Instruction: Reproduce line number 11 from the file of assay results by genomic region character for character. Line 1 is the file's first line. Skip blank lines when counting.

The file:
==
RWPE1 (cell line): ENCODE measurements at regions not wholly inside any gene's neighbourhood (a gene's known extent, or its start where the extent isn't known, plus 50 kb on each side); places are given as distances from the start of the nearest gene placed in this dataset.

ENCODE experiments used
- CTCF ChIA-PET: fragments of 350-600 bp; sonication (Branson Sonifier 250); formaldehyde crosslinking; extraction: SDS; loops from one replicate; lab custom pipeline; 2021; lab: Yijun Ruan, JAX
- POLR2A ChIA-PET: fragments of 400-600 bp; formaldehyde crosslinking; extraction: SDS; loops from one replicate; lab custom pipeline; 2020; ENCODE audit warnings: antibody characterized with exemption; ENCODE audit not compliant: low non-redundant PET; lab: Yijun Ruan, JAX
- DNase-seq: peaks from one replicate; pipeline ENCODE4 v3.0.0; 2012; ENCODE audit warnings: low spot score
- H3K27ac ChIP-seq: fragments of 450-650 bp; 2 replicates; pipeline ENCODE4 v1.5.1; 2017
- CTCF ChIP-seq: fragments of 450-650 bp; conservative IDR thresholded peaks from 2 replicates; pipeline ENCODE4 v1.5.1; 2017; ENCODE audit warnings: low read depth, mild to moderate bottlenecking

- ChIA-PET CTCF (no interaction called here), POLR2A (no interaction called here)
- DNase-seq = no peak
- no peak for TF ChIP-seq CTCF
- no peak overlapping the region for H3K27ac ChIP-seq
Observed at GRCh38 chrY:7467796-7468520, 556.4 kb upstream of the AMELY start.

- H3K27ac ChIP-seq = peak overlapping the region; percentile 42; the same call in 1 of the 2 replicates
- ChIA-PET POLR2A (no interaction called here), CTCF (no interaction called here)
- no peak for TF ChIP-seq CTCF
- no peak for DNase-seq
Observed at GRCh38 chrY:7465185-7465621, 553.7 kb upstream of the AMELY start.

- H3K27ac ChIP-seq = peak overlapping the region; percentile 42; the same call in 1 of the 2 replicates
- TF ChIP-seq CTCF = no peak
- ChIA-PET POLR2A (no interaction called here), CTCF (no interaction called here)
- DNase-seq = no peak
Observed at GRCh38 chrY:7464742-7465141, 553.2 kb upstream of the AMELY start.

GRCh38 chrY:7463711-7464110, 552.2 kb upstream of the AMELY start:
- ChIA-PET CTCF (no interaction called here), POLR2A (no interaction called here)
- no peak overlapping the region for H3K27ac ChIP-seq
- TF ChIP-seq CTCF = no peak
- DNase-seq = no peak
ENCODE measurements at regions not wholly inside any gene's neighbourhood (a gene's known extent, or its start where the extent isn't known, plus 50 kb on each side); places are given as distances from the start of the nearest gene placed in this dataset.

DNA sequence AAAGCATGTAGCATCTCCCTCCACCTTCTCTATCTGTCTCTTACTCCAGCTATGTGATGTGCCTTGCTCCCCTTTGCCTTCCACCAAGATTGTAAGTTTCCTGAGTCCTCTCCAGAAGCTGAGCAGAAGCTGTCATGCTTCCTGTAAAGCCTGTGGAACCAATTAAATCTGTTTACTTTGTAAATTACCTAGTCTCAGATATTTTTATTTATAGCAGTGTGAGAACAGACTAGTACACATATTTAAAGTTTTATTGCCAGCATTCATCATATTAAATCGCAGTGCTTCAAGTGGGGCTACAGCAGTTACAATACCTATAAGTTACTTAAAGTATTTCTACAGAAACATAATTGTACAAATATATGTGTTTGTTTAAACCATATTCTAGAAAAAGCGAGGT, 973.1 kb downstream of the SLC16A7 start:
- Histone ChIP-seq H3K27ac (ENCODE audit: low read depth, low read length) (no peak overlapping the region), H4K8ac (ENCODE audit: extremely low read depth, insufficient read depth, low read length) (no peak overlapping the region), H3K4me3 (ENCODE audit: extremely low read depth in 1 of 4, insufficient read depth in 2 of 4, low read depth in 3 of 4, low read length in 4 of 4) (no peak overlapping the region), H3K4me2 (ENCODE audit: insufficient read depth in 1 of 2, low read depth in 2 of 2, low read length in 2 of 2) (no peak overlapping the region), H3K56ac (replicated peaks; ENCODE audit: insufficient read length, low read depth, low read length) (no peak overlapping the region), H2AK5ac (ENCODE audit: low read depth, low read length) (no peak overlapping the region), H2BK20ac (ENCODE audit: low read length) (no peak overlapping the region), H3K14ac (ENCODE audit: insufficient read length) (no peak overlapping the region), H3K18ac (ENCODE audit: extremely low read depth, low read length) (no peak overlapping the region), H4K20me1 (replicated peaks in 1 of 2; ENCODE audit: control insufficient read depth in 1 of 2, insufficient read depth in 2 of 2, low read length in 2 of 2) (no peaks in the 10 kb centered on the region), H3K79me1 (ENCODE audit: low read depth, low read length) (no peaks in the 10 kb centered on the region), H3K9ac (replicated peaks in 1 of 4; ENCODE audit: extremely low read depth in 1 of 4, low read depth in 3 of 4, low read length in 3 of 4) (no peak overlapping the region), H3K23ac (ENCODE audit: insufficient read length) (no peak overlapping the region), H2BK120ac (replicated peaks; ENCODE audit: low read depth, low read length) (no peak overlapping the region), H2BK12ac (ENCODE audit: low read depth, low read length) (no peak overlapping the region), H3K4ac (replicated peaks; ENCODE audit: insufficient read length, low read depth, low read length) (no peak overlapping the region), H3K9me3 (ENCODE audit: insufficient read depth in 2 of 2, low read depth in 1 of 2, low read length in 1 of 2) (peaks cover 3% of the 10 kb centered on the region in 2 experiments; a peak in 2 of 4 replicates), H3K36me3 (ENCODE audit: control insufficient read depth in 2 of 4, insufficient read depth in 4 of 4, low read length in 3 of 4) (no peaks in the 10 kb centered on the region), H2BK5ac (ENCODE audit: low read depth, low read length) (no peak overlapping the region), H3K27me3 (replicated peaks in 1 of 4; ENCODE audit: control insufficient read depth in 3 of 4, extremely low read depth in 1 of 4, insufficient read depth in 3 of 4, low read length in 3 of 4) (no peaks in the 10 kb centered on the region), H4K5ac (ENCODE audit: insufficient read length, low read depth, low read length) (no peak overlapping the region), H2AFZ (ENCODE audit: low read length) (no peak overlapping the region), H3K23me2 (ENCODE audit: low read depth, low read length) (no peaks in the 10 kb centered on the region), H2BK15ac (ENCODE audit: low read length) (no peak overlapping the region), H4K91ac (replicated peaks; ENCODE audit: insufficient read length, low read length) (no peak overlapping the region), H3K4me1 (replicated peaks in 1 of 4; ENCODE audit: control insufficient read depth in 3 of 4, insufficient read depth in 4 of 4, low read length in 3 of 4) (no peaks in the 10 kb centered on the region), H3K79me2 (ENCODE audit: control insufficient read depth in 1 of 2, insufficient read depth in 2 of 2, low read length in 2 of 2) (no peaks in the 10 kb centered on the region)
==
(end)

- no peak overlapping the region for H3K27ac ChIP-seq